Bishop Malooly Talks “The Francis Effect”

Delaware Today


John Baesch and Fran Malooly were typical kids growing up in a middle-class Baltimore neighborhood in the 1940s and 1950s. They lived in modest, one-family homes, went to St. Ursula Catholic grade school, played sports together, went to school dances and did what most kids did in those postwar years. But there was a difference. “Fran was normal as could be. He was just like the rest of us,’’ Baesch says. “At the same time, we all knew that he was better than the rest of us.’’

His friends sensed that W. Francis Malooly had already heard God’s voice calling to him. He was spending a lot of time at St. Ursula, his Parkville parish church—an involvement that would lead him to the priesthood and, eventually, to become the ninth bishop of the Diocese of Wilmington. “That’s really where the seed was planted,” Baesch says. “Fran became an altar boy as soon as he was old enough, and he even took a night job working the telephone in the rectory. He got to see how the parish worked in a very intimate way, and he got to see how parish priests operated on a day-to-day basis.”

Malooly remembers how impressed he was by the priests’ devotion and their enthusiasm to their calling. “They just had something special about them and the way they went about their business,’’ he says. “They related to the people of the parish really well, and they had so much energy, and they did so many positive things for people. And what really struck me was how much joy they had in everything they did.’’

After eighth grade, Malooly went into the seminary, though his family had reservations about him taking such a big step before he had a chance to experience life. They didn’t need to worry. “Every year, I would come home for the summer and be with my friends and play summer-league basketball and just do all the normal things someone my age would do,’’ Malooly says. “I would also reflect on my life and pray about my vocation, and, over the years, my commitment got stronger. And 12 years later, I was ordained.’’ The ceremony, fittingly enough, took place at St. Ursula, just a long jump shot away from the Malooly family home. …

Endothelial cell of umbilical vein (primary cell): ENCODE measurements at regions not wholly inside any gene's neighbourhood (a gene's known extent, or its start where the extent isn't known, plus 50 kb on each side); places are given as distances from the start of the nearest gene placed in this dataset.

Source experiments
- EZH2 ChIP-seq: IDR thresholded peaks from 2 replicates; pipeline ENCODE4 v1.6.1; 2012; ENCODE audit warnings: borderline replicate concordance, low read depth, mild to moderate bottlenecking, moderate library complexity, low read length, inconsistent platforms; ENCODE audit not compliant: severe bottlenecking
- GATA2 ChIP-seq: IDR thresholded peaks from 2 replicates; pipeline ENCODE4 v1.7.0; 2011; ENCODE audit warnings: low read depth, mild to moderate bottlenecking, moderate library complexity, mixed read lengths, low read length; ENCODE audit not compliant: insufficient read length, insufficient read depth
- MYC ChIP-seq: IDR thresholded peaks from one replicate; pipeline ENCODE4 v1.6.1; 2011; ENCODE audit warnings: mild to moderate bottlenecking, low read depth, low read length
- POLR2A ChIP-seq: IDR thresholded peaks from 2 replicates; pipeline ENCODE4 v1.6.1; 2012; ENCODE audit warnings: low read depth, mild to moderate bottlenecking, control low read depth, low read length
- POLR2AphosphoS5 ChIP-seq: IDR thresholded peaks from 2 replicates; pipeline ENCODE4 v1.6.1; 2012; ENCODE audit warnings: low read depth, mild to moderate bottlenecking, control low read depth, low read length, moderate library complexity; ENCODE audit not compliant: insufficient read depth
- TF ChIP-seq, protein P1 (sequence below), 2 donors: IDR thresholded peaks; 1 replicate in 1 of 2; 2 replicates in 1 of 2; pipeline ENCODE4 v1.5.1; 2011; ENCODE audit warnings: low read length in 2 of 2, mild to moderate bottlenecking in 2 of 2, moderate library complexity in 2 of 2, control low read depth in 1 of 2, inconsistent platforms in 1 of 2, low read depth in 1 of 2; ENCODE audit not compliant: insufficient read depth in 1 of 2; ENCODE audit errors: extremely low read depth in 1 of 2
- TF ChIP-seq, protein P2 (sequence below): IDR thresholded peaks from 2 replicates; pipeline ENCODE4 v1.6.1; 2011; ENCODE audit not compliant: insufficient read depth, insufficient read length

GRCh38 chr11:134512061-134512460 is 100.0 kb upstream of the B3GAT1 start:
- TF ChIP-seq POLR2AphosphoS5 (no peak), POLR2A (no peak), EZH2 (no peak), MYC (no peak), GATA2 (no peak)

The Past and the Future

Malooly has had to face several challenges as bishop of Wilmington, including the child-abuse scandal that rocked the Catholic Church like nothing else in its 2,000-year history. He realizes the victims still suffer.

“You can’t blame them for not being at peace,’’ Malooly says. “These horrible crimes committed against them came at a time in their life before they even had a realization of life. We can never forget those crimes, and we can never think for a moment that we can put this behind us or act like it never happened. Those crimes were done, and many people are not healed, and we can’t pretend it didn’t happen.’’

Judy Miller, who is the Delaware chapter president of Survivors Network of Those Abused by Priests, has found Malooly receptive to her group. He offered to meet with any abuse survivors who wanted to see him, and he gave his parishes permission to publicize the support group. At the same time, Miller believes Malooly and other bishops are sometimes more concerned about the church’s image than the abuse survivors’ well-being.

“He certainly seems sincere, and he always says all of the right things,’’ Miller says. “But he’s also a company man, and he played it by the playbook, just like the other dioceses did.’’ Miller refers to 2009, when the Diocese of Wilmington became the seventh American diocese to declare Chapter 11 bankruptcy before making settlements with abuse survivors who had sued the diocese. “They all did the same thing: They brought out the lawyers, just when the survivors thought this was going to end,’’ Miller says. “So he was no different than any other bishop faced with it. He comes across as caring, but how pastoral was he when he turned it over to his lawyers?’’

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